Photo: William R. Skelley III (Linkedin)
William R. Skelley III, a born and bred Belmontan who served two terms as a Selectman and was known for the honesty and high integrity he brought to town government, died on April 3, 2018, in hospice care in New Hampshire.
Skelley, 70, died from a reoccurrence of cancer he fought for several years, according to close friends.
“He was a mentor to me, one of the best persons who served on the board,” said Mark Paolillo, who spoke to Skelley a few weeks ago. “He was a true Belmontian who served his hometime in a quiet but efficient way.”
“Skelley had a very passionate love for Belmont,” said Jim Staton, a longtime Belmont town official.
Skelley grew up on Warwick Road with his brothers and sisters. Skelley’s father, William Skelley, spent 40 years on the Cambridge Fire Department retiring as a Lieutenant firefighter in 1982. His mother, Edna K. (Sullivan) Skelley, was a long-time supporter of a Belmont Senior Center.
An outstanding athlete and student at Belmont schools, Skelley was senior class president at Belmont High School – he was known as “Mr. Belmont High School” – as well as football co-captain his senior year. He was also a member of Belmont’s Division 2 state championship team the previous year.
After graduating from Belmont, Skelley matriculated at Harvard College, playing football for the Crimson and graduating in 1970. He earned a Master’s in History from Boston College in 1972 and an MBA from Boston University in 1976.
Living on Common Street with his wife, Linda, and children, the 1990s was Skelley’s time in town government first elected to Town Meeting from Precinct 5 in 1990. Due to his business background – he worked for Polaroid for nearly a quarter century in customer service and technical support – he was appointed to the Warrant Committee the next year. He was recruited to run for selectman by then-selectman Walter Flewelling and was elected in 1994 and serving until 2000, the final three years as vice chair.
“While he did have differences with other members of the board, he was always looking to do what was best for Belmont,” said Paolillo. Many highlighted Skelley’s involvement in the first Financial Task Force and his major role on the McLean Hospital land agreement. “He also tried to unite what was at times a contentious board. He could do that because he had no ill will to anyone,” said Paolillo.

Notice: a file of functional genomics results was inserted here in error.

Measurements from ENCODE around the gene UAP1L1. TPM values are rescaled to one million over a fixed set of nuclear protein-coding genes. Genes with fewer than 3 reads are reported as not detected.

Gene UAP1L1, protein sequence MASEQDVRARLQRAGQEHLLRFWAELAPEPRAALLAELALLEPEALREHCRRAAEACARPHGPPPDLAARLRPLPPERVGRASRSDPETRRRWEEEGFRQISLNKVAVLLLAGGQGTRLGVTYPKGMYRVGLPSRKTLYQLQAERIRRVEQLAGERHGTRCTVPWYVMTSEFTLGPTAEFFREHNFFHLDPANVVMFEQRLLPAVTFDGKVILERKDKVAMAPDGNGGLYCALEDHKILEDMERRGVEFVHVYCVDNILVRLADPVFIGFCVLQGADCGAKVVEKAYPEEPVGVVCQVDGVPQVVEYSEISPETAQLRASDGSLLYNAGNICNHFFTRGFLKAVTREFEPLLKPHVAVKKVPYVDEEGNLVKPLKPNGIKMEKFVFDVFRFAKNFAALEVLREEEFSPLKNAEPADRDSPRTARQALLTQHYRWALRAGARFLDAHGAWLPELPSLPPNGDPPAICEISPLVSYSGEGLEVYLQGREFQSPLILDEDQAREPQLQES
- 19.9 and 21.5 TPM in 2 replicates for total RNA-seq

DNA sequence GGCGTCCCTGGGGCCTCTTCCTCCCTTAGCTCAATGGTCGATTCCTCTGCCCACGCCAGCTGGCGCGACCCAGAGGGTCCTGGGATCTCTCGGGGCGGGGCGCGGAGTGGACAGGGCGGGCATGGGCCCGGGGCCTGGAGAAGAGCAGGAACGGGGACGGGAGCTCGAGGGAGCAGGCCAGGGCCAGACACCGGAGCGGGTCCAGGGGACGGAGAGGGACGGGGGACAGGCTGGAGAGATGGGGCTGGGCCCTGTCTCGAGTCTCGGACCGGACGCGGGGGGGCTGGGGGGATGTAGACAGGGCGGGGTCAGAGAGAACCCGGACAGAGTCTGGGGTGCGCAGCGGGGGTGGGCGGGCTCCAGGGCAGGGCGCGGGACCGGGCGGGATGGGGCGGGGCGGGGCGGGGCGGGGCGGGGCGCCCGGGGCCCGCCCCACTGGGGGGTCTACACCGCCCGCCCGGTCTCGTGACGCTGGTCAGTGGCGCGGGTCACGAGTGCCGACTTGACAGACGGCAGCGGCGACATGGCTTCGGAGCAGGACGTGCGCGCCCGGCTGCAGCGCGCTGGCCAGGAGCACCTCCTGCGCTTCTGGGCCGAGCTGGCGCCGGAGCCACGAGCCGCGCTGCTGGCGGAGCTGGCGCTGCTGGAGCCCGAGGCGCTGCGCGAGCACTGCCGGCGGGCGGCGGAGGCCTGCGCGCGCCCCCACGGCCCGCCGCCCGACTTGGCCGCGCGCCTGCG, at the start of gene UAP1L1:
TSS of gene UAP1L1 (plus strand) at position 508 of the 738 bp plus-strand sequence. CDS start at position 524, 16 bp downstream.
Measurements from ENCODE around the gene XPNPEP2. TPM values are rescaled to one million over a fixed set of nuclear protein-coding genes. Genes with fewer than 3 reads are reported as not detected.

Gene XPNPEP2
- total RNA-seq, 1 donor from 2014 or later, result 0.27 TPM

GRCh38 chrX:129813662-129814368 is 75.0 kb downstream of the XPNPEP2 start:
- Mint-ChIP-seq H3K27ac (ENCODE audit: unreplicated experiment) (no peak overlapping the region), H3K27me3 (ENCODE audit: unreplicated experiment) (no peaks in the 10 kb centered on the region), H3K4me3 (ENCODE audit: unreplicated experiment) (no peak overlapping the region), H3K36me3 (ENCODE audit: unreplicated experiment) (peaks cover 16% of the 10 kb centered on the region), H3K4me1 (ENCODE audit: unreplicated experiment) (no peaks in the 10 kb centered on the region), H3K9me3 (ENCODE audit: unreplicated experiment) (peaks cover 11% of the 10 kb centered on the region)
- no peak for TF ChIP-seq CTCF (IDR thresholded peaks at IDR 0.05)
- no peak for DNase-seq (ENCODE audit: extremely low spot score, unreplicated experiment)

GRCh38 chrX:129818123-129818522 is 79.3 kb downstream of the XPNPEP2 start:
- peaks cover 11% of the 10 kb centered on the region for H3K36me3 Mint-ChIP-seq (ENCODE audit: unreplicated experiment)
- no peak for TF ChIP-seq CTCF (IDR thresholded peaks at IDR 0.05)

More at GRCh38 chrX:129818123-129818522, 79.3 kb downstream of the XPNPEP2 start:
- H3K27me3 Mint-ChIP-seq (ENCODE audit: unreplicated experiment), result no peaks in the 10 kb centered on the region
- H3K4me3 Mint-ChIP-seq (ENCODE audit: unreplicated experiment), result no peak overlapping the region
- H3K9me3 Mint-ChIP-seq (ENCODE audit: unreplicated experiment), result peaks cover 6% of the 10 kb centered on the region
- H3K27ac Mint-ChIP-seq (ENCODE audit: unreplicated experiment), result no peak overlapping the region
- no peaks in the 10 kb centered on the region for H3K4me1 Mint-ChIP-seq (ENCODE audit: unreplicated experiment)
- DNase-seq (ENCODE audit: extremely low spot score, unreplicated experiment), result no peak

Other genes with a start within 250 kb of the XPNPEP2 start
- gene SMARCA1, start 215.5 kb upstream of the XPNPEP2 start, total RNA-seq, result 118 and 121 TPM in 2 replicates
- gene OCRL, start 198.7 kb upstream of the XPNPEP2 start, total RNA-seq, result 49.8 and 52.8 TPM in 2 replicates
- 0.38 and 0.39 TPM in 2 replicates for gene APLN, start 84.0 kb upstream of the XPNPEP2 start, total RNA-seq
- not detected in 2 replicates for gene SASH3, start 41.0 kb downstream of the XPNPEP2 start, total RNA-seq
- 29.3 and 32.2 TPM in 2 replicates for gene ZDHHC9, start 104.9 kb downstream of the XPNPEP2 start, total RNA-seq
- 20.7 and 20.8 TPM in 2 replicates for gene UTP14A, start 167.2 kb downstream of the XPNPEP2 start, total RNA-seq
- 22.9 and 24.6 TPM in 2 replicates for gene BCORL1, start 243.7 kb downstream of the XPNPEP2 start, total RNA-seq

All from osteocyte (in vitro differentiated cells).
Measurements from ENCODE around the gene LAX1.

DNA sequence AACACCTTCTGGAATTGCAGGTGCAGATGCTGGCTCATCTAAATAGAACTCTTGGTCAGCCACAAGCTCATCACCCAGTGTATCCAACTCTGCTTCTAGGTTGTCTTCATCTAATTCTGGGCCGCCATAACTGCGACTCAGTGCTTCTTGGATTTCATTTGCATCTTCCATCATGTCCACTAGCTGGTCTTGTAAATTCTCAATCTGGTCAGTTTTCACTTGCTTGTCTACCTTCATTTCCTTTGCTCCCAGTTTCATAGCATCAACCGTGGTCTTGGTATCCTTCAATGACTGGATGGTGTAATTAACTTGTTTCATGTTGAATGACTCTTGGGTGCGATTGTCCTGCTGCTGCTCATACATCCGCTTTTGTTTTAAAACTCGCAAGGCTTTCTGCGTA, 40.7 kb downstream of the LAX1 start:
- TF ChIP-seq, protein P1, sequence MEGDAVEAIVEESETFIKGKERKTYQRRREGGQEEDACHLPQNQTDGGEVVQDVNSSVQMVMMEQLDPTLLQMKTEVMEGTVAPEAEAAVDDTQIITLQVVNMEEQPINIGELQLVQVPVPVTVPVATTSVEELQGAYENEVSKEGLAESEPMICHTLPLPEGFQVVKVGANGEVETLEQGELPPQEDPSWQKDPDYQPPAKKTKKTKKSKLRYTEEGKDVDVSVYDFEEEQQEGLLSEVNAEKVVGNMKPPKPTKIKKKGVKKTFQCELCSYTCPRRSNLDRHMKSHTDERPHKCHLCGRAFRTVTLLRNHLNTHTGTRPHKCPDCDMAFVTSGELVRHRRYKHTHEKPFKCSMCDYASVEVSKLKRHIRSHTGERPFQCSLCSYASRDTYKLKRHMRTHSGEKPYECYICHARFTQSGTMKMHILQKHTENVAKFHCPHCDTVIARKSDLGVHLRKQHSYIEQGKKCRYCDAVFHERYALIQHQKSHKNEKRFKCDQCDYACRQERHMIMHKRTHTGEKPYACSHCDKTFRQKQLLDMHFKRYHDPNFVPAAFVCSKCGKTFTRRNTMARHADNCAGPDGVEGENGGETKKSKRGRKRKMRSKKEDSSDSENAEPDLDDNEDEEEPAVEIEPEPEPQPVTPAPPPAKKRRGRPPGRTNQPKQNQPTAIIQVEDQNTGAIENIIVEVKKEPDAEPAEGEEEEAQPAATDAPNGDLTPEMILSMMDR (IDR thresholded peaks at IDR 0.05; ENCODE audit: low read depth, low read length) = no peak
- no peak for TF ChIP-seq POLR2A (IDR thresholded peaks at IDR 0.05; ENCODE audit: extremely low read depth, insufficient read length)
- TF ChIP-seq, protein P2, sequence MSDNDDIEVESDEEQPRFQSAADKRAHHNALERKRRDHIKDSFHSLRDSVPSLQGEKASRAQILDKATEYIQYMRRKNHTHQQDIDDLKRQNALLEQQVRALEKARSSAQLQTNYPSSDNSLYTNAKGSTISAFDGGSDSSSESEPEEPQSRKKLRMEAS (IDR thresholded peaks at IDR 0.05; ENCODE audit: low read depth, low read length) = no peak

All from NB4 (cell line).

Staton said one area Skelley should be praised was his commitment to equality in all areas, as he reached out to Boston innercity youths.
“He was also quite interested in the town’s kids,” said former Board of Health Chair David Alper, who noted Skelley advocated for a Youth Commission to support Belmont’s younger residents. Nearly everyone said Skelley had a “special spot” for youth sports, volunteering on the fields and in the rinks and supporting every team with his presence.
Skilley founded Skelley Medical Company in 1997 which was headquartered in Cushing Square until he moved the operation to Hollis, NH at the invitation of then-Gov. John Lynch, which ended his involvement in Belmont government and saw him uproot to New Hampshire. The firm was praised by President Obama and U.S. Sen. Jeanne Shaheen and was recognized as the Exporter of the Year for both New Hampshire and New England by the U.S. Small Business Administration in 2012.
The company, whose mission was “the reduction of global healthcare costs by providing affordable comprehensive medical equipment solutions,” filed for Chapter 7 bankruptcy in 2015, a year after a federal lawsuit was filed against it by a Panama-based investment firm.
With his business closed, Skelley began reconnecting with his hometown, having converted to the Church of Jesus Christ of Latter-Day Saints. He attended the 50th anniversary of the Marauders championship football team and became a leader in the Veterans Memorial Committee which is seeking to build a new memorial at Clay Pit Pond.
“Bill got involved with the memorial committee not because he was a veteran; he wanted those who did serve to be recognized for what they did for the town and country,” said former Selectman Angelo Firenze, the committee’s president.
His wife, the former Linda Phelps, died a year ago in May just as the couple returned to Belmont. The couple raised their three children, William, Christopher and Maryelizabeth (Fiengo), in Belmont. He was the brother of Barbara Skelley of Belmont, Cathleen Mullins and her husband Kevin of Waltham and the late Ann Marie Carey and Mary Elizabeth Skelley.
Visting hours will be at Stanton Funeral Home, 786 Mt. Auburn St., in Watertown on Friday, April 6 from 4 p.m. to 7 p.m. A celebration of the Funeral Mass will be held in the Church of St. Luke, 132 Lexington St. on Saturday, April 7 at 9 a.m. Burial will take place at Highland Meadows Cemetery in Belmont.
In lieu of flowers, contributions to the Community Hospice House, 210 Naticook Rd, Merrimack, NH 03054 would be appreciated.
Correction: Mr. Skelley’s name was incorrectly written the headline. We regret the error.